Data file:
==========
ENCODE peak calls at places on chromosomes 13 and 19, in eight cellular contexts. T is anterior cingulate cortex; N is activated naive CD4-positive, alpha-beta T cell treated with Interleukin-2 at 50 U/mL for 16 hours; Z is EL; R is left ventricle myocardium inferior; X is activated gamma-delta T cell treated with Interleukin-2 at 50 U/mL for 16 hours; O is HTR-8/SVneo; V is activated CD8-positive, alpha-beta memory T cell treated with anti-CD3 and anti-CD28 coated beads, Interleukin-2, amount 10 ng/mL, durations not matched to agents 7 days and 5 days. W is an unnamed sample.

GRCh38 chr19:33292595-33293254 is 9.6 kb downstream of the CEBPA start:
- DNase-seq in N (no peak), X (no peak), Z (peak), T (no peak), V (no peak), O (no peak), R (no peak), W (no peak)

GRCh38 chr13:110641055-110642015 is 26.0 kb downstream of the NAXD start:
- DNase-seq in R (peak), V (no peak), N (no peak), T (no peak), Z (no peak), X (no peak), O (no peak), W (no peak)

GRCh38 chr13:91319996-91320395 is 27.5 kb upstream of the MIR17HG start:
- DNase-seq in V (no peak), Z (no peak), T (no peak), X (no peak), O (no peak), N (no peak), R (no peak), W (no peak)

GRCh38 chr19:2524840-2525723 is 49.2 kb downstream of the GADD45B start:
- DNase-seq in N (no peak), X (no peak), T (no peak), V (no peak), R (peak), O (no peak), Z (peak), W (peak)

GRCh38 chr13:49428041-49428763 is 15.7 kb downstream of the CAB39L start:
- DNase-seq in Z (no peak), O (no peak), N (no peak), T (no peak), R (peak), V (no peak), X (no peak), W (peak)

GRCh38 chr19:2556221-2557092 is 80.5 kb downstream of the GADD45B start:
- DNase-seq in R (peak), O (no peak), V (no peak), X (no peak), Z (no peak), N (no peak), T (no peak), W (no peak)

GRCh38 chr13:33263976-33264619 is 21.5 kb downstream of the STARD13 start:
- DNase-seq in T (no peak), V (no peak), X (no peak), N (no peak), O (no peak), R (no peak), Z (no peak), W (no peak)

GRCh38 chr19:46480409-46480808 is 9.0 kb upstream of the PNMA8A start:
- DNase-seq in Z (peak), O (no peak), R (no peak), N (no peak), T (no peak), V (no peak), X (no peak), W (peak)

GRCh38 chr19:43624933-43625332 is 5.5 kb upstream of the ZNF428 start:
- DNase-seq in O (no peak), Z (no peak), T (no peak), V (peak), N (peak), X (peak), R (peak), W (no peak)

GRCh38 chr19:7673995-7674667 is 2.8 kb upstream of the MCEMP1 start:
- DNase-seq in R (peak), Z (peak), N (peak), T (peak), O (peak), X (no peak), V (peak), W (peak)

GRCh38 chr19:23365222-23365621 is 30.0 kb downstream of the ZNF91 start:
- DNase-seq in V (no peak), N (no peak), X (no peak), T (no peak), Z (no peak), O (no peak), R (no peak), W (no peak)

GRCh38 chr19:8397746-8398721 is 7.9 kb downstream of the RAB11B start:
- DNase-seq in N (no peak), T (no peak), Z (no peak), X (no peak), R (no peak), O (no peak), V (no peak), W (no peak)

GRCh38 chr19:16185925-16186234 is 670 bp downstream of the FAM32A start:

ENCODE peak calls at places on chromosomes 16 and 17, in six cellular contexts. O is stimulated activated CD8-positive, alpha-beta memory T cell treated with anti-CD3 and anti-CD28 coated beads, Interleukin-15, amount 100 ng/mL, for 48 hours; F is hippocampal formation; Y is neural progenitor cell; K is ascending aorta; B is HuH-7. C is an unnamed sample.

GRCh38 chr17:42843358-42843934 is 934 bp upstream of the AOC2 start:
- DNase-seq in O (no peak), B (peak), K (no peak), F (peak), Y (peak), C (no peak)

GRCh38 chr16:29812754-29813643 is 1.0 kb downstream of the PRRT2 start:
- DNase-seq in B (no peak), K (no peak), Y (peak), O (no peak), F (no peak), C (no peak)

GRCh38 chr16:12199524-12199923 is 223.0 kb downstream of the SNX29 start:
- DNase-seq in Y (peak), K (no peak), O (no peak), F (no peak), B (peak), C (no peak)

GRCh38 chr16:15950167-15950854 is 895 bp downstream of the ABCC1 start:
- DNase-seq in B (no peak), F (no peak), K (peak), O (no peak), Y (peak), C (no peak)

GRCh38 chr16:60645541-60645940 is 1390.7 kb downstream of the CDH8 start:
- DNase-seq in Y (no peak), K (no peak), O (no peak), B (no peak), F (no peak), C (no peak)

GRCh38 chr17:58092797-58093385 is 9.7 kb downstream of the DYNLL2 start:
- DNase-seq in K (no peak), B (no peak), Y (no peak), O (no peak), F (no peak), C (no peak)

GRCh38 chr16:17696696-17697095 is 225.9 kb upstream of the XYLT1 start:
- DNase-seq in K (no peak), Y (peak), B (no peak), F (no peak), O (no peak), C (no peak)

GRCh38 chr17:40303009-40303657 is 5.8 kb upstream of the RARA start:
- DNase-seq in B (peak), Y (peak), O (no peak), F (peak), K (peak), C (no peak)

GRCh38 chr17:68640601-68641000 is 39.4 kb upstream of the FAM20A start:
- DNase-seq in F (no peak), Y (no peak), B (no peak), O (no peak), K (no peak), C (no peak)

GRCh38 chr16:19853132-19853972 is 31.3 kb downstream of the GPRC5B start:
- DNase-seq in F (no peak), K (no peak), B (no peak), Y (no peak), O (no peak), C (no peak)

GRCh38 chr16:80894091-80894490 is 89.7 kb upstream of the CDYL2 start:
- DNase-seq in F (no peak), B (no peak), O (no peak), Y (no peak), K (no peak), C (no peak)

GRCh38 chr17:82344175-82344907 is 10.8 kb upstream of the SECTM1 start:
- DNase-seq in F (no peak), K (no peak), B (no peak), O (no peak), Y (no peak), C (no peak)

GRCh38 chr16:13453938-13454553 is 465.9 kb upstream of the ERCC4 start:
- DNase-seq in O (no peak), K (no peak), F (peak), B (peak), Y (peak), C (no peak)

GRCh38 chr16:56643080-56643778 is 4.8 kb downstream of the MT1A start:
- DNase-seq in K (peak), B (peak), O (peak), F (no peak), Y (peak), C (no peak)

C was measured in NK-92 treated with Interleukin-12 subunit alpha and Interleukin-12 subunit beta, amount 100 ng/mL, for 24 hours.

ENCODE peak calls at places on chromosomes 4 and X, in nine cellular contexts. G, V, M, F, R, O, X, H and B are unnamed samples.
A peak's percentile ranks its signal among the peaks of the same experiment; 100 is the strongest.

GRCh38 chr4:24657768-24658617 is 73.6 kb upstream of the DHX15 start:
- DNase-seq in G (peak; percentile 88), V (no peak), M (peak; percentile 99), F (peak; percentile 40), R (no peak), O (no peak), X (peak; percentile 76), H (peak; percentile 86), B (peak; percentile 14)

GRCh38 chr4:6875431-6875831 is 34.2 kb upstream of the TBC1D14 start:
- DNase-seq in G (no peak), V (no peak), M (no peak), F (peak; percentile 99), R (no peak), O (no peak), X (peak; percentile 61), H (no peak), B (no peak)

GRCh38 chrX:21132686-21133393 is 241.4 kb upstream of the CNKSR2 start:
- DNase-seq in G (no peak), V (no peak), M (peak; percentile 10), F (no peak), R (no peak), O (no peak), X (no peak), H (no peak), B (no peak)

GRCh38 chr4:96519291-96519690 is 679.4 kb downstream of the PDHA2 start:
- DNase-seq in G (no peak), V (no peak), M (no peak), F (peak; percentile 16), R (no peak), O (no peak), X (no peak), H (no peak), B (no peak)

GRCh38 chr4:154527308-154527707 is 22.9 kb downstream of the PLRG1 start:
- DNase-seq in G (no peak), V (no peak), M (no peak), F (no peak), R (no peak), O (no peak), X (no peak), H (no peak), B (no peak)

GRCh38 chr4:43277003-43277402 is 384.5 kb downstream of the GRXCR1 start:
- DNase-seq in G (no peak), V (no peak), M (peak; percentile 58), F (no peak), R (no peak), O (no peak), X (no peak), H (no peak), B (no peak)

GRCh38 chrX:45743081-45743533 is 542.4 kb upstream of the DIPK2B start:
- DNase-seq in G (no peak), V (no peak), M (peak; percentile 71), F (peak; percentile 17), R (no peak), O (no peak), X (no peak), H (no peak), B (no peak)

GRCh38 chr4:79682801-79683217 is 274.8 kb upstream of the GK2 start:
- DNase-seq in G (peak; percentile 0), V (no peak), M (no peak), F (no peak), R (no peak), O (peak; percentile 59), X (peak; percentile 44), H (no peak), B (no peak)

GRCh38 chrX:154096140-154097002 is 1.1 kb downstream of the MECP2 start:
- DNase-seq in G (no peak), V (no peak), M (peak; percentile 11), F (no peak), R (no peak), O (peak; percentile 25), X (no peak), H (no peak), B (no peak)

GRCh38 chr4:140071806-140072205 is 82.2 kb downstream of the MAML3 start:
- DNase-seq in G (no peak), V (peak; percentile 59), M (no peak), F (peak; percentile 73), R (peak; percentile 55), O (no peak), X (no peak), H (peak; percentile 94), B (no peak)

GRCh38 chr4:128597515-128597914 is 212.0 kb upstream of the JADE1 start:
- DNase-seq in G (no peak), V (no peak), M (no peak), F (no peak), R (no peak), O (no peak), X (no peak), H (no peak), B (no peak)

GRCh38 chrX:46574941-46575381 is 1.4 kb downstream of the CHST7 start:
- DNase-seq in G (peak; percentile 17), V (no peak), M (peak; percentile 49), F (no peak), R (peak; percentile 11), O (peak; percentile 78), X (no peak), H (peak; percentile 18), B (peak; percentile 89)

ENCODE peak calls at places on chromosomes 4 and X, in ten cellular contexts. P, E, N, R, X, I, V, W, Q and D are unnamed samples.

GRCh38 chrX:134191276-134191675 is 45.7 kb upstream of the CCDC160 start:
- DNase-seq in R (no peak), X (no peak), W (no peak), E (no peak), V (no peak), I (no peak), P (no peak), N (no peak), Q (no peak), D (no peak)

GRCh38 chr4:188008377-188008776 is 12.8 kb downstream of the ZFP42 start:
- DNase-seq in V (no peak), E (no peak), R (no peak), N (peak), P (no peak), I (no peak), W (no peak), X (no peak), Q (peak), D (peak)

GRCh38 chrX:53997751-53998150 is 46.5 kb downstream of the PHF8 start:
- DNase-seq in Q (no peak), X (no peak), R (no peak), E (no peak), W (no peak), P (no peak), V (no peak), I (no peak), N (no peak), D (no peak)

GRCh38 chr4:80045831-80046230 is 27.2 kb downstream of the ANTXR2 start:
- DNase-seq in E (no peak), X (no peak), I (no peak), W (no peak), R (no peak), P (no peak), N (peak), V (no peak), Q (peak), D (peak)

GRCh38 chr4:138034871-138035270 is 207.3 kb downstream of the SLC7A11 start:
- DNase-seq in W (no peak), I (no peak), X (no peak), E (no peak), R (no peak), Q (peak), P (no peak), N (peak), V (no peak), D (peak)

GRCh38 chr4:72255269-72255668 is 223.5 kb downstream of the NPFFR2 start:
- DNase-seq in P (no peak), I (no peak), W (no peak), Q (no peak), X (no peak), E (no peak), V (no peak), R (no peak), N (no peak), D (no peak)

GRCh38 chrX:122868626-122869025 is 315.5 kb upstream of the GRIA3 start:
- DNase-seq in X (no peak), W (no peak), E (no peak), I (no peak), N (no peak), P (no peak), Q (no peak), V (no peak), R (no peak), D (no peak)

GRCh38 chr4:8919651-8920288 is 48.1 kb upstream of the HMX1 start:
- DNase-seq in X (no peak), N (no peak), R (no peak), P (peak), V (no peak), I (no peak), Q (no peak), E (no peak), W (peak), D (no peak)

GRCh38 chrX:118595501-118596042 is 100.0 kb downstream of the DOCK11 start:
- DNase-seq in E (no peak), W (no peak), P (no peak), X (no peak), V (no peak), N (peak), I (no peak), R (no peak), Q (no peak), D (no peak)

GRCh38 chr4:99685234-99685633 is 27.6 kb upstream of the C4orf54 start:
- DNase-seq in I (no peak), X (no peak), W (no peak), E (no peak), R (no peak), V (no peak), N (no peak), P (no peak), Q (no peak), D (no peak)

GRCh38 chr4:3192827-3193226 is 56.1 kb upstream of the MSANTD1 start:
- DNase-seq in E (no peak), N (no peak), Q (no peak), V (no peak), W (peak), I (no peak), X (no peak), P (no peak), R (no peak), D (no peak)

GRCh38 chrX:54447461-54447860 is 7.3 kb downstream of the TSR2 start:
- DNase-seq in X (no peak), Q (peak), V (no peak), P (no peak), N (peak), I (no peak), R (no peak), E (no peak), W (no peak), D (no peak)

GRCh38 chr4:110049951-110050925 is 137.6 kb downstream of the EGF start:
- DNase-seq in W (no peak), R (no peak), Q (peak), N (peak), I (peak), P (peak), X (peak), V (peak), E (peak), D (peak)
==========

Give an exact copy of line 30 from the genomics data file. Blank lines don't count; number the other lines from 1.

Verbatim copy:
GRCh38 chr16:29812754-29813643 is 1.0 kb downstream of the PRRT2 start: